In the wake of globalisation many companies have had a focus on efficiency and cost reduction, something that will get worse in a post Covid world. While this can increase profits in many cases efficiency comes at the expense of revenue growth and a stifling of innovation. A continual focus on efficiency breeds a culture that is risk averse and has a narrow rationalistic view of the world. However, there comes a point where we’ve wrung every last bit of efficiency out and revenues start to stall and eventually dry up. Without innovation success will always be short lived, we need to keep moving the goal posts or competitors will put us out of business. We need innovation for growth!
Too much focus on the numbers
Often this is the cause of the problem. Too many companies only look at the things they can prove numerically and yet some of the most iconic products came about as a result of a happy accident. If you only use the lens of economics and market research, you are missing great opportunities. Why? Because economics tries to produce a mathematical model of human behaviour and motivation and market research assumes people will do what they say. But humans are just not like that; we are not machines that can be programmed we have emotions; we perceive things, some of which don’t even exist in reality. What people perceive is as important as numbers, but many companies ignore this opting instead for the certainty they see in their finely crafted logic, but this is misplaced.
An innovation focus
If we are to have an innovation focus we have to accept that this does not come from spreadsheets, we have to get out in the market, we have to take risks that we cannot justify with numbers. This is a problem for many companies as the finance department won’t sanction expense without a “guaranteed” return on investment. When you’re innovating that’s not possible, you need to experiment. It’s about trial and error. After all it’s better to be vaguely right that precisely wrong. Yet companies are great at spending vast amounts of money fixing the wrong problem but very little to make sure it’s the right one. They have created a culture where if the solution is logical it must be right, but humans aren’t logical. So, it doesn’t matter why it works, only that it does and that has to be confirmed by testing. We can and will always rationalise after the event to justify why it worked.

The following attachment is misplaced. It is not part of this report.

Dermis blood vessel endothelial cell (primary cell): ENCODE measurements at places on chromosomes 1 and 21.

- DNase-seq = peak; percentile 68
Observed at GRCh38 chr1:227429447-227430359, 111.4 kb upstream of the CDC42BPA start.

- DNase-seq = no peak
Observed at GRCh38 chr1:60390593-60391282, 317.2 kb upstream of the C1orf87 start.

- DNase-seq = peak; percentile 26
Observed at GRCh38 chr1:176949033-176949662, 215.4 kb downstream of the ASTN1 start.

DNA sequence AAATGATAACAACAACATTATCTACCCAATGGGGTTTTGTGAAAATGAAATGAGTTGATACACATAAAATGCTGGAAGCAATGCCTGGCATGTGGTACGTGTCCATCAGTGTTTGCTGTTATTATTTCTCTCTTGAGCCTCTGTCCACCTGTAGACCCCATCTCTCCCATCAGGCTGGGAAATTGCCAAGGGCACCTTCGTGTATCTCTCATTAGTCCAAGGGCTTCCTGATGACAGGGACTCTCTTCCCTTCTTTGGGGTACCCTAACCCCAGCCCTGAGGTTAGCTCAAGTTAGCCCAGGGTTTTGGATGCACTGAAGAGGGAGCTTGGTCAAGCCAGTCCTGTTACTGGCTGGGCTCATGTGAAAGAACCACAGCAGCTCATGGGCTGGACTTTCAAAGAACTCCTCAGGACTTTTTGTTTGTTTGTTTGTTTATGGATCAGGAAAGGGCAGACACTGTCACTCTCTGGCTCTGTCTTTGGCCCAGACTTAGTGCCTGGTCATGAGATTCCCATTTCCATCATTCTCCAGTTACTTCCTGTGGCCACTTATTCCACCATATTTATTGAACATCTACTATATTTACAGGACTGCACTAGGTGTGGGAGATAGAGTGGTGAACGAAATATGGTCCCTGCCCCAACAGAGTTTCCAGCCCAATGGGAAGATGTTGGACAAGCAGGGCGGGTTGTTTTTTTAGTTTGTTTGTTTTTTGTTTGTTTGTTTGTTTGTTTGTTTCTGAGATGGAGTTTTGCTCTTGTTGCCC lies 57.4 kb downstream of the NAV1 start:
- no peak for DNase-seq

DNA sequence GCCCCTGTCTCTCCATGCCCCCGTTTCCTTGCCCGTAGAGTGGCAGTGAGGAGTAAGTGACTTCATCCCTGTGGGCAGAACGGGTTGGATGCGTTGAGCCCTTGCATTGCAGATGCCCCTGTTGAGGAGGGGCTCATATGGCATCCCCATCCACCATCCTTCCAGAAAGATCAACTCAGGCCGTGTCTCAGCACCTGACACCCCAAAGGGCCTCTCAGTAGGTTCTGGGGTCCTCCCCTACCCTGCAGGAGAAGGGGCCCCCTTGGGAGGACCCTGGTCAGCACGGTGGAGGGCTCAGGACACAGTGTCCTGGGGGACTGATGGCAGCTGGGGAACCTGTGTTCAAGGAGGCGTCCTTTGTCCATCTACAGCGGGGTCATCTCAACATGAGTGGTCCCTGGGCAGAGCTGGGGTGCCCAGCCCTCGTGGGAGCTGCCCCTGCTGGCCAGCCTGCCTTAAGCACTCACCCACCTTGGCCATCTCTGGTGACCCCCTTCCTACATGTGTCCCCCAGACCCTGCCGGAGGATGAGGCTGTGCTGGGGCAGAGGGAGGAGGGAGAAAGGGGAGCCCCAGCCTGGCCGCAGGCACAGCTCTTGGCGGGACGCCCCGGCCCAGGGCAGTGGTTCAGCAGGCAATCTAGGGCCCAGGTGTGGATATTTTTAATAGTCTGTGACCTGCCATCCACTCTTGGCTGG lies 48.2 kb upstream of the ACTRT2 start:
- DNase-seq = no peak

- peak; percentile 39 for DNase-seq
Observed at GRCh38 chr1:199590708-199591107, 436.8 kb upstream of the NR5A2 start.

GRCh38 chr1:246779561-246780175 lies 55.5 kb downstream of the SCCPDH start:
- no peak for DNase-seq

Perception is everything
How people actually perceive what we do is what matters in the end. Whilst the numbers have to work, there’s no point in creating a logical reality that humans cannot perceive. We have to play with reality to create the perceptual and emotional outcomes we want to engage customers and at the same time make financial sense. To do this we cannot base all our decisions on logic to the exclusion of perception. If we do, we will struggle to grow and to stay ahead of competitors. We have to innovate to grow and to innovate we have to understand how people perceive what we do. Humans are living organisms not machines.